• remappableChannels - Used only for texture atlasing. When atlasing a texture the uv channels are automatically remapped to point to the correct location in the atlas. Only uv channels present in this mask will be remapped.

There is a single abstract method, named RefreshMeshData. This method is called by a rendering method to make sure that the vertex color, mesh, and remappable channel properties are up to date and correctly reflect the state of the graphic. RefreshMeshData would be the callback to implement if you wanted to create a procedural mesh graphic.

Leap Mesh Graphic

The LeapMeshGraphic component is the trivial implementation of the LeapMeshGraphicBase api. It simply provides a field for each property to allow the user to directly set the values themselves. You can drag your own mesh into the mesh slot, and directly specify which uv channels you want to allow to be remapped.

The usage of LeapMeshGraphic closely mirrors the usage of the MeshFilter/MeshRenderer workflow in the normal Unity rendering system.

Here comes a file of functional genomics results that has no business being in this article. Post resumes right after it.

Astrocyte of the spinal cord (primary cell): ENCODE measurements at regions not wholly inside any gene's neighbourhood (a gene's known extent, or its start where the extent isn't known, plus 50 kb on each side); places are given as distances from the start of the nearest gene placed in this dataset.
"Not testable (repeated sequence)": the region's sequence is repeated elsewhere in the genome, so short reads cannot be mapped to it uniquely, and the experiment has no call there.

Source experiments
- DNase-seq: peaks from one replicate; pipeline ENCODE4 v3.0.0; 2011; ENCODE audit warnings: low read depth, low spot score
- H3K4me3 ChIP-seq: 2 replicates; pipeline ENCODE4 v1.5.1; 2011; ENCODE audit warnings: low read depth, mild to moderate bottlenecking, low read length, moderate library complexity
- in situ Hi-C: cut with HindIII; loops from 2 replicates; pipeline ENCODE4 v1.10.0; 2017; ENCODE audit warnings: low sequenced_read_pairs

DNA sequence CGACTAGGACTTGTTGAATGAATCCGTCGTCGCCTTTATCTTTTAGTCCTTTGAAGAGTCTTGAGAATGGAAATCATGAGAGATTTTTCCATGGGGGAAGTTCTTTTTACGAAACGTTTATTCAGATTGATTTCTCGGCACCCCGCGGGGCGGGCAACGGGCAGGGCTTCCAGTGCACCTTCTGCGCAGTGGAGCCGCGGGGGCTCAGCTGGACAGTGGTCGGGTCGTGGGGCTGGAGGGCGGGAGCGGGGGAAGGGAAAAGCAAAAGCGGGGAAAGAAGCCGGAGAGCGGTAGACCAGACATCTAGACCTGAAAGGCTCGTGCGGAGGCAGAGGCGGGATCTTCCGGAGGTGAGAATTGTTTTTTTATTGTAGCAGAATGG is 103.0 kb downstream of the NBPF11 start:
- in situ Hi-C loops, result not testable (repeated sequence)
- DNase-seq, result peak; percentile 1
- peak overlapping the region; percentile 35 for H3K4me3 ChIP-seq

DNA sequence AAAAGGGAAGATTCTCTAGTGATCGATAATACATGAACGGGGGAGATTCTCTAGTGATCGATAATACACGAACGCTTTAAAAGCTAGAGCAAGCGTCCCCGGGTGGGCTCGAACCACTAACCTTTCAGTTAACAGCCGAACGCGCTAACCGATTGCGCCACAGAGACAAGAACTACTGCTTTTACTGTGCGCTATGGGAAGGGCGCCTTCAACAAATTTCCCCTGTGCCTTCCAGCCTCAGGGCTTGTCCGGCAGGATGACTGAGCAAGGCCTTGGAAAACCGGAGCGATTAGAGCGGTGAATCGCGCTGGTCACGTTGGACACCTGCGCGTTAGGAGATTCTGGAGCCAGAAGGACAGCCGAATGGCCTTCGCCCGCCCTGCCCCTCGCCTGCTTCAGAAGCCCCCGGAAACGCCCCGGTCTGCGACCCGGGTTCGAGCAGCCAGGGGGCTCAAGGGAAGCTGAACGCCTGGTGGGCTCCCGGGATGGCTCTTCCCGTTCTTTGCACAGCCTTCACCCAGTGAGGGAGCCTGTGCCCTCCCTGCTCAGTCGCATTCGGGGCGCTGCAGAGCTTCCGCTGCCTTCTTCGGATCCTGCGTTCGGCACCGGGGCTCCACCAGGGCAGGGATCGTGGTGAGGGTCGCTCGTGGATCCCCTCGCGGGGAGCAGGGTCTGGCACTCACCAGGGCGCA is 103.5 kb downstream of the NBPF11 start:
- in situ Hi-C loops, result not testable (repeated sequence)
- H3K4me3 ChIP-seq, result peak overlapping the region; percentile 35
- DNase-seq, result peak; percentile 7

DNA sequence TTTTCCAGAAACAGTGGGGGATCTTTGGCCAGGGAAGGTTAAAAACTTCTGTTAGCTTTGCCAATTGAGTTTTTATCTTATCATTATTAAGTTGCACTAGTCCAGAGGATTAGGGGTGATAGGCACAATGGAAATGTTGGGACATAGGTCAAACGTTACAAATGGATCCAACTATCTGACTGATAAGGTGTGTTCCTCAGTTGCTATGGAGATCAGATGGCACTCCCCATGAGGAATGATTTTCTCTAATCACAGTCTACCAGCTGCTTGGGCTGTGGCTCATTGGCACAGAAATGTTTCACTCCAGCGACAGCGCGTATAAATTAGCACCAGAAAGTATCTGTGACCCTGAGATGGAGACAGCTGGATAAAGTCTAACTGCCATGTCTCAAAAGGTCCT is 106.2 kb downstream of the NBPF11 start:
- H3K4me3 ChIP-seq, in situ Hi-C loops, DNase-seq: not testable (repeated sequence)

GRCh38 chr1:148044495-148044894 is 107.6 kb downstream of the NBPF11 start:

Leap Panel Graphic

The LeapPanelGraphic component is a simple example of a procedural mesh graphic implementation of the LeapMeshGraphicBase api. The graphic describes a 2D panel of an arbitrary dimension and resolution. The panel also supports nine slicing if there is a sprite feature attached to this graphic.

The Panel Graphic has two different ways you can specify the resolution of the panel:

  • Vertices mode - The user can specify the exact number of extra vertices to use in the creation of this panel. Horizontal and vertical resolution can be specified independantly.
  • VerticesPerRectilinearMeter mode - The user can specify a number of vertices to use as a function of the dimensions of the panel. This option makes it easy to provide a constant density of vertices that is independent from the dimension of the panel.